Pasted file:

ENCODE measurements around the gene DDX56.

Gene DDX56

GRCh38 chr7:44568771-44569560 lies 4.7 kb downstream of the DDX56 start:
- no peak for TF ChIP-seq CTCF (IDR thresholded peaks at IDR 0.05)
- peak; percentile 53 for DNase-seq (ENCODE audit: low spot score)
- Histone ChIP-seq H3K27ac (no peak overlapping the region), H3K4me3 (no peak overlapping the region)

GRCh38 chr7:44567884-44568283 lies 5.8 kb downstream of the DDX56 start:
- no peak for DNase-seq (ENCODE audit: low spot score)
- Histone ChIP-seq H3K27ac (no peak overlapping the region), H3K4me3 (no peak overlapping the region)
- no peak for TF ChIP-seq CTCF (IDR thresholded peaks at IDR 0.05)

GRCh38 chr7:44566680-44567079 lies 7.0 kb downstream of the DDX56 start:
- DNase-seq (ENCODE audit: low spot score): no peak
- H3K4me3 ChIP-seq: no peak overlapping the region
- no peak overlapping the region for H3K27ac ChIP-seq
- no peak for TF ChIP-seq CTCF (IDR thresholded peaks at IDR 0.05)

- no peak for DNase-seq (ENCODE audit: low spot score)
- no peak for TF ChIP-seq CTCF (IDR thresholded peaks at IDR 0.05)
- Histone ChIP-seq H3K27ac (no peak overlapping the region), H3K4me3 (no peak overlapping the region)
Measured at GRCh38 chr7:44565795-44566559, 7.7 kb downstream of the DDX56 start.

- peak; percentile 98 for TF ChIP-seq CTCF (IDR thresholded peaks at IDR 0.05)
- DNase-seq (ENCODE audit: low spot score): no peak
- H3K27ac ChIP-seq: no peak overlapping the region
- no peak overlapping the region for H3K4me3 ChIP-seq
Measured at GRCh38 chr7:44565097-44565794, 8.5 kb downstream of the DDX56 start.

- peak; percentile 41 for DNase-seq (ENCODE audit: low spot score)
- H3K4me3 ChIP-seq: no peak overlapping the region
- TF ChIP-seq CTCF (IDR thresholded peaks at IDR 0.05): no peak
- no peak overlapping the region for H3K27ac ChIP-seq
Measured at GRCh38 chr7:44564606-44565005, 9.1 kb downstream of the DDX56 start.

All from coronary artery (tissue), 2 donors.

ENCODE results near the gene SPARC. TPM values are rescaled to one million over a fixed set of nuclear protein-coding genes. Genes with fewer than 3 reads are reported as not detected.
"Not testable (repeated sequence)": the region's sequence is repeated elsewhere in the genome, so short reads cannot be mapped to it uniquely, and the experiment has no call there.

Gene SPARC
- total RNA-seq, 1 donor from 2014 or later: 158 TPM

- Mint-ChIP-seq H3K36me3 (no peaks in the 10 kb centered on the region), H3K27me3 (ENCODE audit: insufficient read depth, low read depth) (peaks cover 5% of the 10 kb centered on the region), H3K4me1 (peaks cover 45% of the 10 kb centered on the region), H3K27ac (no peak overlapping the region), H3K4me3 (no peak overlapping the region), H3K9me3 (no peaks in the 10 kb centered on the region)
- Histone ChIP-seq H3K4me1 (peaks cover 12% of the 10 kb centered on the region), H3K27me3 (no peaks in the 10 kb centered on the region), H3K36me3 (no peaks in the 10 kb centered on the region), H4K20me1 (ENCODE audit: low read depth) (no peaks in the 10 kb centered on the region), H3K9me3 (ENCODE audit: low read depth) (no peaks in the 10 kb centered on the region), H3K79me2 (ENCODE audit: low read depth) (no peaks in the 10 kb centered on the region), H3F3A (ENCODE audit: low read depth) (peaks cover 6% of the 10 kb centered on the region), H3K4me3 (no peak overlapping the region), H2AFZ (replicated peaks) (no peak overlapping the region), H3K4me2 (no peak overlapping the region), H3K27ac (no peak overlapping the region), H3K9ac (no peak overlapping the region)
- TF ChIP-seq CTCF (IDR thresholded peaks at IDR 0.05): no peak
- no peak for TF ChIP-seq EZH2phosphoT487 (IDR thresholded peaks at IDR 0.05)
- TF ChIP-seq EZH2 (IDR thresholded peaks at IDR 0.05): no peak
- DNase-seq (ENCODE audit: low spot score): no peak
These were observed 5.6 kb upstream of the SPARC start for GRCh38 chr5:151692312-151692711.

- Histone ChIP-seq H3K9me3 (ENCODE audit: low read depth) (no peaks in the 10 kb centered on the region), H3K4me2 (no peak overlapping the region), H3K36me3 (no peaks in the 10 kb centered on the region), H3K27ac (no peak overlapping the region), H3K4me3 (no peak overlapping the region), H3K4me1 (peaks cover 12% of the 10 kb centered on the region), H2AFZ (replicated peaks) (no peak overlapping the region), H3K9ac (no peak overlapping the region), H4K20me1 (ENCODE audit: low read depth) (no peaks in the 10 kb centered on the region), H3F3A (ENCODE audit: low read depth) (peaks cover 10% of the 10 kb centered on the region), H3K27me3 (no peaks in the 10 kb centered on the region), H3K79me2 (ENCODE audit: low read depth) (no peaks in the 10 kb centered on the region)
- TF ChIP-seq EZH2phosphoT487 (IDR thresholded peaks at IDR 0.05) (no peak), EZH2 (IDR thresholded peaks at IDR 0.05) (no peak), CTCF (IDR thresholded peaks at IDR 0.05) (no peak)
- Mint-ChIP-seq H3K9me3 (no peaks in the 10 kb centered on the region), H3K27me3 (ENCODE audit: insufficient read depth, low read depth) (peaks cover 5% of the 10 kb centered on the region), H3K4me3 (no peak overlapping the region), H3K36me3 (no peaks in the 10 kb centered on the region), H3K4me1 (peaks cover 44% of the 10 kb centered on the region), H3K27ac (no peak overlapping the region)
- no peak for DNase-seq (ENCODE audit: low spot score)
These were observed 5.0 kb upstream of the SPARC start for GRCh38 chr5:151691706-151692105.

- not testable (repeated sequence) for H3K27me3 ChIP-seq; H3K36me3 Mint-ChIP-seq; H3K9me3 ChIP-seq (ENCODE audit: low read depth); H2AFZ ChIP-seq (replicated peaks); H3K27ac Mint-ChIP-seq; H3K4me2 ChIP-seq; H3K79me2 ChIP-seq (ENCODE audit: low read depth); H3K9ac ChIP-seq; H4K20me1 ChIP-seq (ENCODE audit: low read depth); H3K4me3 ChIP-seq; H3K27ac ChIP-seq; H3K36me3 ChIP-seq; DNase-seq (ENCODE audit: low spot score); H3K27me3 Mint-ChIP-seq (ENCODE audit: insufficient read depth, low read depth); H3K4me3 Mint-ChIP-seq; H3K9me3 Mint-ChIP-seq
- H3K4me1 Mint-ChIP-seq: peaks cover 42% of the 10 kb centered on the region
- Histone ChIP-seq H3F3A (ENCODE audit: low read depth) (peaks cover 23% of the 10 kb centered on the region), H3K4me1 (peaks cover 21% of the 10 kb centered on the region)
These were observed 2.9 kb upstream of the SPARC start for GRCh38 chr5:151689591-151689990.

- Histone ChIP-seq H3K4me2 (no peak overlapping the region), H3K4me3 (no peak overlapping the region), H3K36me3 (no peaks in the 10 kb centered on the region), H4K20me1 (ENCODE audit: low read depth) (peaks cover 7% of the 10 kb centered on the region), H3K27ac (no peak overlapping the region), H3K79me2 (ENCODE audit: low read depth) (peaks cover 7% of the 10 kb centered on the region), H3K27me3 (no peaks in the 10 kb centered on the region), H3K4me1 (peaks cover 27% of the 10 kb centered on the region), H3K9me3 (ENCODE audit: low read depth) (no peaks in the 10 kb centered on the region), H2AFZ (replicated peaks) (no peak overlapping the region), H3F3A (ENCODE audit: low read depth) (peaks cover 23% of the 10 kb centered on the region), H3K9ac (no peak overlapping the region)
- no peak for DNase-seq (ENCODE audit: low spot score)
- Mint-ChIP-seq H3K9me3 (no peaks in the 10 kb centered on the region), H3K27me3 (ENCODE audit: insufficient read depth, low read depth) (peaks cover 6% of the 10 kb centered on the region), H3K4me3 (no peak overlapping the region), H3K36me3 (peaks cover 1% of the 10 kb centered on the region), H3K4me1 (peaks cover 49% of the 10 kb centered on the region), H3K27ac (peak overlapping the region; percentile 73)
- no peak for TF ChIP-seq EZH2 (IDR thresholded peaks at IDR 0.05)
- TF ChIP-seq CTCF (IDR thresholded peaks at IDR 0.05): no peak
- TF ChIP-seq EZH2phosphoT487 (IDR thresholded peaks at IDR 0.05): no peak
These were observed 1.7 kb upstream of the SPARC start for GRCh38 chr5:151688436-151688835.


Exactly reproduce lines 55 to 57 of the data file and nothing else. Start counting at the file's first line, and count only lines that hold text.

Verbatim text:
- TF ChIP-seq CTCF (IDR thresholded peaks at IDR 0.05): no peak
- TF ChIP-seq EZH2phosphoT487 (IDR thresholded peaks at IDR 0.05): no peak
These were observed 1.7 kb upstream of the SPARC start for GRCh38 chr5:151688436-151688835.